The problem of facial recognition is now pretty much solved thanks to FaceNet.1 The underpinning insight that makes it all come together is analogous to the way an SVM works. But have we done all we can with this rather novel form of network?
Rather than feeding in one example at a time with a corresponding label, in the FaceNet architecture three examples are presented with the intention that one of these things is not like the others. The loss function just tries to make sure that the ensuing model respects that fact for a given triplet of examples, similar to how an SVM just tries to maximise the margin between classes rather than accurately predict the value for every single observation.
Now to try and do something vaguely interesting
As someone working in NLP, I immediately wondered about the possibility of using this technique to encode word vectors. Not only that, but whether they would be worthwhile or not. A little searching on the internet makes it appear to me that this hasn’t been done, so over the next week or so I will attempt it. Prior to setting out, here are a few thoughts:
- Where the hell do I even get a dataset from?
- Are we recording enough information about the relationship?
- Is a max-margin approach really going to give us the fine-grained control we want?
- How do I tell if this was a waste of time?
As usual, I predict the first of these things will take the most of my concentration. That’s just how this machine learning caper works. More on this next time.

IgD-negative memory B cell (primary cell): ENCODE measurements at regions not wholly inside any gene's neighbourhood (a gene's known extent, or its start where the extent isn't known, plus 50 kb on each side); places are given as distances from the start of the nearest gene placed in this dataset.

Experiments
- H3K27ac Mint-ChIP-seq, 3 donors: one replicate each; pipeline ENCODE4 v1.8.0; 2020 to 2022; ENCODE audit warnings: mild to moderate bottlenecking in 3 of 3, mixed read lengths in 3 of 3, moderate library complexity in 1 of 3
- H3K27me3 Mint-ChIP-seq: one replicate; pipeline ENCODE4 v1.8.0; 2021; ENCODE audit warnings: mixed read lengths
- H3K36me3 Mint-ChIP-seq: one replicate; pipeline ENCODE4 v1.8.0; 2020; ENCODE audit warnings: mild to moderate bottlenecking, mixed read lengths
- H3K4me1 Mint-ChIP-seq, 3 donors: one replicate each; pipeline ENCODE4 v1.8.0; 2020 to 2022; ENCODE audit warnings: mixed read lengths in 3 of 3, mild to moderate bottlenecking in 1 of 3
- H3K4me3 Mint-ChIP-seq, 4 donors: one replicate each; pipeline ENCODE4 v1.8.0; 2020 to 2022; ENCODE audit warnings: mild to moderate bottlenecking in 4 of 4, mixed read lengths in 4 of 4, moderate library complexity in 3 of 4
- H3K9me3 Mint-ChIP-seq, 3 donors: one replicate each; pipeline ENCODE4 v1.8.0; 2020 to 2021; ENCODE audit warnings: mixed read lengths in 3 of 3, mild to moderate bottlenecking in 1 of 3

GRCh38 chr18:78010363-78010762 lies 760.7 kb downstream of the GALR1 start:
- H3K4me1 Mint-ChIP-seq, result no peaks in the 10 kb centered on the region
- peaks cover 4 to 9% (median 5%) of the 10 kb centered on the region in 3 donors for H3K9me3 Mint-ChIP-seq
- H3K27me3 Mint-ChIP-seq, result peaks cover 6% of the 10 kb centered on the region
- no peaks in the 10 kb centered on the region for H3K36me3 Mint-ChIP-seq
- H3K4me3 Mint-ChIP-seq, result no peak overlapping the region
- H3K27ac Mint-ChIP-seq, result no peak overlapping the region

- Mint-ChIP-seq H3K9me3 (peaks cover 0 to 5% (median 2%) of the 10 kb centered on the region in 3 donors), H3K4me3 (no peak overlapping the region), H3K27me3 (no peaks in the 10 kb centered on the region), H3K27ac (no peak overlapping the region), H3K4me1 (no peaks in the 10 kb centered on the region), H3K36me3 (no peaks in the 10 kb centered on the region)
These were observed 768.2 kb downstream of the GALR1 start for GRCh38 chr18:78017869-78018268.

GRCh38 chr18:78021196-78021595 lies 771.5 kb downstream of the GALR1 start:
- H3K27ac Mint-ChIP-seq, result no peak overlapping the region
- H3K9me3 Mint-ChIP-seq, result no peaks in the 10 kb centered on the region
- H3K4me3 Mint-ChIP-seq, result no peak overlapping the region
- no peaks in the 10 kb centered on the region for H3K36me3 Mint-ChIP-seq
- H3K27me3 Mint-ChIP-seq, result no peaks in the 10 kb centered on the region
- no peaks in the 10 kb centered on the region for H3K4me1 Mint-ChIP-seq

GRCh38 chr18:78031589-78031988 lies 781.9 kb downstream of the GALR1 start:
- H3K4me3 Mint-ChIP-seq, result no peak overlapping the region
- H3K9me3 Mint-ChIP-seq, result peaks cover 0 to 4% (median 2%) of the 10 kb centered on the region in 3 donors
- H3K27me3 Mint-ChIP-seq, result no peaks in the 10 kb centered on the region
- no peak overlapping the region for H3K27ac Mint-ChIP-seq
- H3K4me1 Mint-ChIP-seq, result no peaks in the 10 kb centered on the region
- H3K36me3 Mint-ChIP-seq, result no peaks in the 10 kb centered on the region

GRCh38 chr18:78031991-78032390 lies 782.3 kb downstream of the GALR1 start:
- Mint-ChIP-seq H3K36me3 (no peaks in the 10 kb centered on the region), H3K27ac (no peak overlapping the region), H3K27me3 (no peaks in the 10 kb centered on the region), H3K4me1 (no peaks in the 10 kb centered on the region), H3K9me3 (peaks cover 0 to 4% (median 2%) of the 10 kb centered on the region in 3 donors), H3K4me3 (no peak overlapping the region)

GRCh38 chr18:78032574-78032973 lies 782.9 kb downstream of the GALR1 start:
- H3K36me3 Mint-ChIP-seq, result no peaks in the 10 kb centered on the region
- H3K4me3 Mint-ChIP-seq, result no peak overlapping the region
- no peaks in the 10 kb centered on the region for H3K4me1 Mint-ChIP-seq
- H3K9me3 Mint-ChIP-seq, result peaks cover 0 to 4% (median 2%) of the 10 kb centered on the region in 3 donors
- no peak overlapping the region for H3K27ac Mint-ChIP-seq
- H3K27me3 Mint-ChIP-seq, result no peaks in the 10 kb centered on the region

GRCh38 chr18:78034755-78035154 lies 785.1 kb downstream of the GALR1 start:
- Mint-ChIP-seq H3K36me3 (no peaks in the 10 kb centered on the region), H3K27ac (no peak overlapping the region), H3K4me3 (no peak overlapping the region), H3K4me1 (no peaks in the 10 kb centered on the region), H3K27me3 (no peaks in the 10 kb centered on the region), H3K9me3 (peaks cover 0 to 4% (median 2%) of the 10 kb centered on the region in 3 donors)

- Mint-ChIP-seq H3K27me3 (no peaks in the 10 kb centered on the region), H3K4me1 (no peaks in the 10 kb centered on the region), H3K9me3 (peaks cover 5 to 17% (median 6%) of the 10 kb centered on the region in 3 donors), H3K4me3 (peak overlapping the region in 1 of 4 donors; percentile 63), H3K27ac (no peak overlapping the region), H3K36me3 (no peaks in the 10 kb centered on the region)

The second thing makes me wonder a bit. Normally when building word vectors, you work with co-occurrence of terms rather than explicitly with synonym relationships as implied by how FaceNet works. I wonder if this is really sensible, as it may constrain the types of information that can be encoded in a vector. That said, would this prove more useful for classification tasks? That seems to be one of the primary uses for FaceNet embeddings and they’re very, very handy in that setting.
Thirdly, the max-margin thing. The classic way of explaining why word vectors are worth the bother involves adding and subtracting them to then pretend they give you a reasonably intuitive answer. This property could potentially be disturbed by max-margin learning, because within a given set of synonyms the learning process wouldn’t necessarily make any attempt at organising the individual elements. On the other hand, a thesaurus can be regarded as a really massive pile of partially-overlapping sets, so this may not actually be a problem after all.
The last problem is the most annoying, because this boils down to qualitative analysis. I’ve got another whole blog post in mind about why qualitative analysis is a minefield and what can be done about it, but for now let’s just say that the problem here is that we can’t necessarily say definitively whether one set of embeddings is better than another.
Anyway, that’s what I’m going to try - very curious to see how it turns out!